Saturday, October 22, 2011

Amazon vs. Barnes & Noble... again

I was unsurprised to hear that Amazon was at it again — and by "at it" I mean throwing their weight around and just in general being a bully in the marketplace.  This time they used their influence to work out an exclusive deal with DC Comics, so that Amazon will be the only place where you can get digital versions of their comic books.  In answer, Barnes & Noble pulled all the physical versions from their shelves, and another major book chain, Books-a-Million, followed suit.

I am so tired of Apple and Amazon trying to eliminate competition in the ebook market.  The free market system is based on competition — if you can't find a book elsewhere, possibly at a lower price, how are retailers supposed to compete?  I don't like the agency model of pricing ebooks either, and we have Apple to thank for that one.

I'm hoping that as ebooks become more commonplace and less of an new technology, that things will calm down.  Obviously I don't expect stores to stop trying to compete with one another, but I do hope something will happen to cause them to stop trying to undermine the free market system.  I hope also that once ebooks aren't so exciting and new, people will stop paying any price for them, and publishers will be forced to bring prices down a little — right now I think some are a bit too high.

In the meantime, it'll be interesting to see what comes of Barnes & Noble to carry DC Comics any longer!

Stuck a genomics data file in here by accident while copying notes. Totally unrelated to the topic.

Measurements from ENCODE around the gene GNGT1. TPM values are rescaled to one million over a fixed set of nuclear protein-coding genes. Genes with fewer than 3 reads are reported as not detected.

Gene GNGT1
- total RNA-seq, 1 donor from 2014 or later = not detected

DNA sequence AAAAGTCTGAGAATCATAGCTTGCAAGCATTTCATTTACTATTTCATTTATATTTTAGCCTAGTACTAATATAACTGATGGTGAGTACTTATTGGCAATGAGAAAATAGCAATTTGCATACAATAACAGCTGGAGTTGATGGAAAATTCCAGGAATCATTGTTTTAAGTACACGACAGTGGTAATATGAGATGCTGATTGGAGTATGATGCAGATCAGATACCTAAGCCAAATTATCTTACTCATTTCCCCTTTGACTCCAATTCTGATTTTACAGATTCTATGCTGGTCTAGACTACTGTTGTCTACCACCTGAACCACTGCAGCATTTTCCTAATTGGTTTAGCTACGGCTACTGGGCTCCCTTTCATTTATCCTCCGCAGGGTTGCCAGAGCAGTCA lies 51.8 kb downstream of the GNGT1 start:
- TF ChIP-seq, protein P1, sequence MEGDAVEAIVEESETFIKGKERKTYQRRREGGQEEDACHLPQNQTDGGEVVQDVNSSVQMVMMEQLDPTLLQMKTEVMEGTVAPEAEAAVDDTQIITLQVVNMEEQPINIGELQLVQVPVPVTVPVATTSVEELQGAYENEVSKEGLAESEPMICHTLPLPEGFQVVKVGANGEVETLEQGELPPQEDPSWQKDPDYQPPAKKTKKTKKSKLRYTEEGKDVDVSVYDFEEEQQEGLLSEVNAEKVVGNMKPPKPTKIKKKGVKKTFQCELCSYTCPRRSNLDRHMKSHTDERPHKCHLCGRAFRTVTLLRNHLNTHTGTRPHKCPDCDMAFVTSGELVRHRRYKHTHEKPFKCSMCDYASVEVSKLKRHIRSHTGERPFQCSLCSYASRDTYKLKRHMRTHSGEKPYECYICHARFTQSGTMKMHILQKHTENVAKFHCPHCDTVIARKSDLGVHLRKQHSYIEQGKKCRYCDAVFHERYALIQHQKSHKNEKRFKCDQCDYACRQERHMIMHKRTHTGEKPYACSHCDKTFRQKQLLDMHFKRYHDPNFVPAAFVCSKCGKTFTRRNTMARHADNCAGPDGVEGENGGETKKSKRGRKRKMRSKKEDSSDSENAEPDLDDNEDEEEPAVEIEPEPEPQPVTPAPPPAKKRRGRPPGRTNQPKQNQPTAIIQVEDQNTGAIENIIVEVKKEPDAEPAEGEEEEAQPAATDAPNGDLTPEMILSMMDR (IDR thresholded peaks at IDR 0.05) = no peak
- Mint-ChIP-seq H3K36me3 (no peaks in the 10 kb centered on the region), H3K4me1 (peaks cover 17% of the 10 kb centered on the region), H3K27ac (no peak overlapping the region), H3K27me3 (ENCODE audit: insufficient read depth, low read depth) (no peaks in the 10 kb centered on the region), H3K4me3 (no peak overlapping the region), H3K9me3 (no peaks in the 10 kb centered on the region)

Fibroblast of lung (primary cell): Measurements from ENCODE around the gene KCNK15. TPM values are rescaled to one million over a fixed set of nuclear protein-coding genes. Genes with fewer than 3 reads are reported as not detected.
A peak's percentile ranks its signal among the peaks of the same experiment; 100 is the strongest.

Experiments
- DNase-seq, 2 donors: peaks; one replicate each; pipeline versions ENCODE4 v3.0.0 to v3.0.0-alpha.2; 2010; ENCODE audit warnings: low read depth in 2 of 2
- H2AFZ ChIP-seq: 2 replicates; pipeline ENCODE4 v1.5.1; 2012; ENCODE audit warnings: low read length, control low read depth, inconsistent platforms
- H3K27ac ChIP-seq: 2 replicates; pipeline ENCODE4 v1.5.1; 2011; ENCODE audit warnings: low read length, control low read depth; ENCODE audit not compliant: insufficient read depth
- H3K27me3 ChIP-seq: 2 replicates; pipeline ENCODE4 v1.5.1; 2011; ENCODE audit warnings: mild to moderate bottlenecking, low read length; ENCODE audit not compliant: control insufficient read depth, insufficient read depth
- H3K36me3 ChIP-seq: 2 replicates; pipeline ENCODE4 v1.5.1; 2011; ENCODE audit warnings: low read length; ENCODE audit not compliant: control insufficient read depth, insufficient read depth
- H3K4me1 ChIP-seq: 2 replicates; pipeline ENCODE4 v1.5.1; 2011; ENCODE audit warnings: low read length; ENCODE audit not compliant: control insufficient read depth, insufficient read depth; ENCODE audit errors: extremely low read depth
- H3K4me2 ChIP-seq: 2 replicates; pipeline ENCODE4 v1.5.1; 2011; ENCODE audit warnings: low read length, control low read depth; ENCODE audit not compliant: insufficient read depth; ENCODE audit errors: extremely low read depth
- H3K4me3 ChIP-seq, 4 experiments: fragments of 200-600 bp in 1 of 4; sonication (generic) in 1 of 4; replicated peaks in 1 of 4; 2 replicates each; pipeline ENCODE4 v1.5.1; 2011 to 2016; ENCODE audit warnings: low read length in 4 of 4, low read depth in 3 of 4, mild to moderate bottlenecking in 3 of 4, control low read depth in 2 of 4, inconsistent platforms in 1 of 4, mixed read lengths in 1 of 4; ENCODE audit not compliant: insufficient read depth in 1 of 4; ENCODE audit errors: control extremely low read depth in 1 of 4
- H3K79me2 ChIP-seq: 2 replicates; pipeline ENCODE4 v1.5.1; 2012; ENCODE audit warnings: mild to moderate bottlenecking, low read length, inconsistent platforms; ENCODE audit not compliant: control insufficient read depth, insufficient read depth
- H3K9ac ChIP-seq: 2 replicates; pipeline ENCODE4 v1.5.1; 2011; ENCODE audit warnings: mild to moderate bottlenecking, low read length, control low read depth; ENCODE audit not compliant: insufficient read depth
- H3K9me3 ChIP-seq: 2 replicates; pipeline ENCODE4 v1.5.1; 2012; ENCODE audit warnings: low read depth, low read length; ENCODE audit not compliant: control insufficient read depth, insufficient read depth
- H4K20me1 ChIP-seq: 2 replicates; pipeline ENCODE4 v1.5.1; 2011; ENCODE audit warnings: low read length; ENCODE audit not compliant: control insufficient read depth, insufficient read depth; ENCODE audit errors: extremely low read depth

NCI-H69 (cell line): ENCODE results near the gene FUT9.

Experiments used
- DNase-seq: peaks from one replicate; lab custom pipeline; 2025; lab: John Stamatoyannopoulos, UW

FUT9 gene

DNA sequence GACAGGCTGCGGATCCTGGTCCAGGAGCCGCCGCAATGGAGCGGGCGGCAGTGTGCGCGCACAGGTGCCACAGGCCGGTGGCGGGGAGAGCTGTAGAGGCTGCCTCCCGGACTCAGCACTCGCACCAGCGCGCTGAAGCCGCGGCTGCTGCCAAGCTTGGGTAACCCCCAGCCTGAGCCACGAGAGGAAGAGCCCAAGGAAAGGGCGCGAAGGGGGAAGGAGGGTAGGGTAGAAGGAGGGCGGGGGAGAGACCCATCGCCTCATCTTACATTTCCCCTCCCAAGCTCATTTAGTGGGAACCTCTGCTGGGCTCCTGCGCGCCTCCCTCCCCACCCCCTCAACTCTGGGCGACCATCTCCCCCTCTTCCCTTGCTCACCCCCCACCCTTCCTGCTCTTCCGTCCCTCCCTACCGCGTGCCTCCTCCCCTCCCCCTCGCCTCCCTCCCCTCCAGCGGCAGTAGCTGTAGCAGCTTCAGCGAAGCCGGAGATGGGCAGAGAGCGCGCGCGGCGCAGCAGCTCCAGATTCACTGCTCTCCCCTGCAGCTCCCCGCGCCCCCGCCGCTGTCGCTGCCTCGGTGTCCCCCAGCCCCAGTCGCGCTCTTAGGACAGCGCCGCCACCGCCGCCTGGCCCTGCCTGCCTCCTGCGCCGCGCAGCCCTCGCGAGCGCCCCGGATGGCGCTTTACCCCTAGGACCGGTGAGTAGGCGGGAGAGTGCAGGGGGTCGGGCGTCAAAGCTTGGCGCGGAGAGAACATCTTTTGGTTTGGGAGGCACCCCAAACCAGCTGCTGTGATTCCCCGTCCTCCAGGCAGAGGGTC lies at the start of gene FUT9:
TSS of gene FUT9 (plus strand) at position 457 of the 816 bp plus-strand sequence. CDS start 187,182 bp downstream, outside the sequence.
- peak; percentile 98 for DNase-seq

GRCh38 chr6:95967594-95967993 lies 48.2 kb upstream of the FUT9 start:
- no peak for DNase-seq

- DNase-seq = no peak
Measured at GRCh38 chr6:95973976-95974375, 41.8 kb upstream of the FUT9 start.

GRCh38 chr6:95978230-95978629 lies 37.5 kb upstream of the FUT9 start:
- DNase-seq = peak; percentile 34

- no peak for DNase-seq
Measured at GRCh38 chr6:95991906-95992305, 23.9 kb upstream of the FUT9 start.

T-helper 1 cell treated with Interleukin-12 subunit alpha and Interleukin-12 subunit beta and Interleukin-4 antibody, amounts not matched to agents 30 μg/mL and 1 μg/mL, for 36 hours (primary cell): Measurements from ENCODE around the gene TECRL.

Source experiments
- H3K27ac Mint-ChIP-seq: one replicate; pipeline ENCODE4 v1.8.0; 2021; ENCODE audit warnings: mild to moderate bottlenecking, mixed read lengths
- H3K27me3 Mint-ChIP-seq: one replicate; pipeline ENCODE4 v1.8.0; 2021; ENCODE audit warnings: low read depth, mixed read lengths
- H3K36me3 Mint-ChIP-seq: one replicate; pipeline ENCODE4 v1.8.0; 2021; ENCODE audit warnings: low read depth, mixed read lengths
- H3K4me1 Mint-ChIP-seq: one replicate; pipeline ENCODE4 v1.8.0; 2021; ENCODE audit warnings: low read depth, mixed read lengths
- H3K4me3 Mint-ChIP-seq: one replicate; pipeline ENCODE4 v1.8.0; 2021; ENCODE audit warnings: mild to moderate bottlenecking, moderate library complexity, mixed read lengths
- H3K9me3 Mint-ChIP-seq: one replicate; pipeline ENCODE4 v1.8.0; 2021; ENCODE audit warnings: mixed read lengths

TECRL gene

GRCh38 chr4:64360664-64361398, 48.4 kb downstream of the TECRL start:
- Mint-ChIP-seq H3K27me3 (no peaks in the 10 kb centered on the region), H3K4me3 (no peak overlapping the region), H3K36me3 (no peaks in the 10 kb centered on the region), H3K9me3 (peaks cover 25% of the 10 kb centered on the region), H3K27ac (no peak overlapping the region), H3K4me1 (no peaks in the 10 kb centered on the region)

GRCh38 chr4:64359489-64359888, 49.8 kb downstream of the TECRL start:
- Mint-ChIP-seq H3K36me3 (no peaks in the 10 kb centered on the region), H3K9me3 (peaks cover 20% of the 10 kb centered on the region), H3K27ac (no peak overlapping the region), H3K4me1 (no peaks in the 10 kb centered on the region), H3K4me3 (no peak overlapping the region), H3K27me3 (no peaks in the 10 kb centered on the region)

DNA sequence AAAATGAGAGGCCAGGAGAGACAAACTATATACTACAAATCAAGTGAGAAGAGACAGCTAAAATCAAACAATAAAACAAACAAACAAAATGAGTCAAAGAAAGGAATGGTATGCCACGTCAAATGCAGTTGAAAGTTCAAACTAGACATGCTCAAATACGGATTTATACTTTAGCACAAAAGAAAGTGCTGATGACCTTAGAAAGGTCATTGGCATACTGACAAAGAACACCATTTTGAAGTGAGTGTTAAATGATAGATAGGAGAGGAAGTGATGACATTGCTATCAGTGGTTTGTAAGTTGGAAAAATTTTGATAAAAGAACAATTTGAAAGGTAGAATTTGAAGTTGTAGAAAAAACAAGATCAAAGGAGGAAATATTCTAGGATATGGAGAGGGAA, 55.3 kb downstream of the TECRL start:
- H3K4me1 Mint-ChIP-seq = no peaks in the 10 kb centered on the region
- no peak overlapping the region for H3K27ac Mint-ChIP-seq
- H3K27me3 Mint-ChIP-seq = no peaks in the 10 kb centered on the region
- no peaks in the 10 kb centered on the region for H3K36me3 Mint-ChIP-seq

Friday, October 21, 2011

Should you read Moby-Dick?

iconiconI've been plugging away at yet another long, epic fantasy novel, which partly accounts for the lack of posts lately.  (The other reason is that I've been terribly busy lately, so busy that I haven't had as much time as usual to read.)  I'm almost done with the book, so you'll have a review soon, but in the meantime, I wanted to share a story NPR did recently on why you should read Moby-Dick.

I've read only part of Moby-Dick, a long excerpt that was assigned in one of my literature classes in college.  It was interesting, but I could also see how it would be tedious — and it sounds like I probably read one of the more readable sections, judging by the NPR story.

The radio spot is an interview with Nathaniel Philbrick, the author of a new book called, of course, Why Read Moby-Dick?icon. I've always planned on going back and reading the whole thing, which of course I've never done; but just listening to the author read aloud from the book had me renewing my vows.  Philbrick also talks a bit about the current state of the union when the book was published, which I think is always fascinating, and calls the book the closest thing we have to an American Bible.

Really a quite fascinating story — I highly recommend not only reading the article, but also listening to the radio spot!